Both individuals and organizations can fall victim to third-party email compromise fraud, also known as Business Email Compromise (BEC). In 2018, third-party email compromise incidents resulted in $1.3 billion in losses. Fraudsters often target third parties you work with in an attempt to redirect payments to their accounts. Third-party email compromise fraud occurs when fraudsters exploit trusted relationships between you, your business, and vendors or third-party service providers. They may compromise the third party’s email system and send genuine-looking invoices to deceive you or your business.

To help reduce the risk of third-party email compromise fraud, consider the best practices below:

1. Consider implementing an approval strategy within your organization for larger invoices.

2. Establish a designated point of contact at the third party or vendor to whom you or your business makes regular payments; raise all invoice issues and concerns with this person.

3. Verbally confirm the banking details with the third party before the payment is initiated; verbally inform the vendor or supplier after an invoice has been paid, and request confirmation of payment.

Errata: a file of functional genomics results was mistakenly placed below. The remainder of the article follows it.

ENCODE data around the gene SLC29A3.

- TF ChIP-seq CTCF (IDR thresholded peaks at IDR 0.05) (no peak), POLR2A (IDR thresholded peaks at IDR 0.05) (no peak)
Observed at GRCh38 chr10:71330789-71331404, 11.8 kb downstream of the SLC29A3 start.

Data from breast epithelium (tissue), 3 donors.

• Ensure employees responsible for processing payments remain vigilant for changes to payment instructions.
  • Be vigilant for spoofed emails that appear to be from a known and trusted source. This can be done by modifying the header in a malicious email to pose as a trusted sender—for example, @deancoLLC.com can appear similar to a known vendor @cleancoLLC.com.
  • Periodically review your accounts for unauthorized activity, and report fraudulent charges or withdrawals immediately.

4. Protect your personal and business information

  • Fraudsters often conduct extensive online and offline research to identify vendors and third parties with whom you work.
    • Consider removing extraneous information from your website, social media and other publicly available materials.
    • Be prudent in what you share about your role and responsibilities via social media.
    • Never leave sensitive material such as invoices, account information and client data unattended.

We can help

If you believe you or your business have been a victim of third-party email compromise fraud, speak with your J.P. Morgan team member immediately.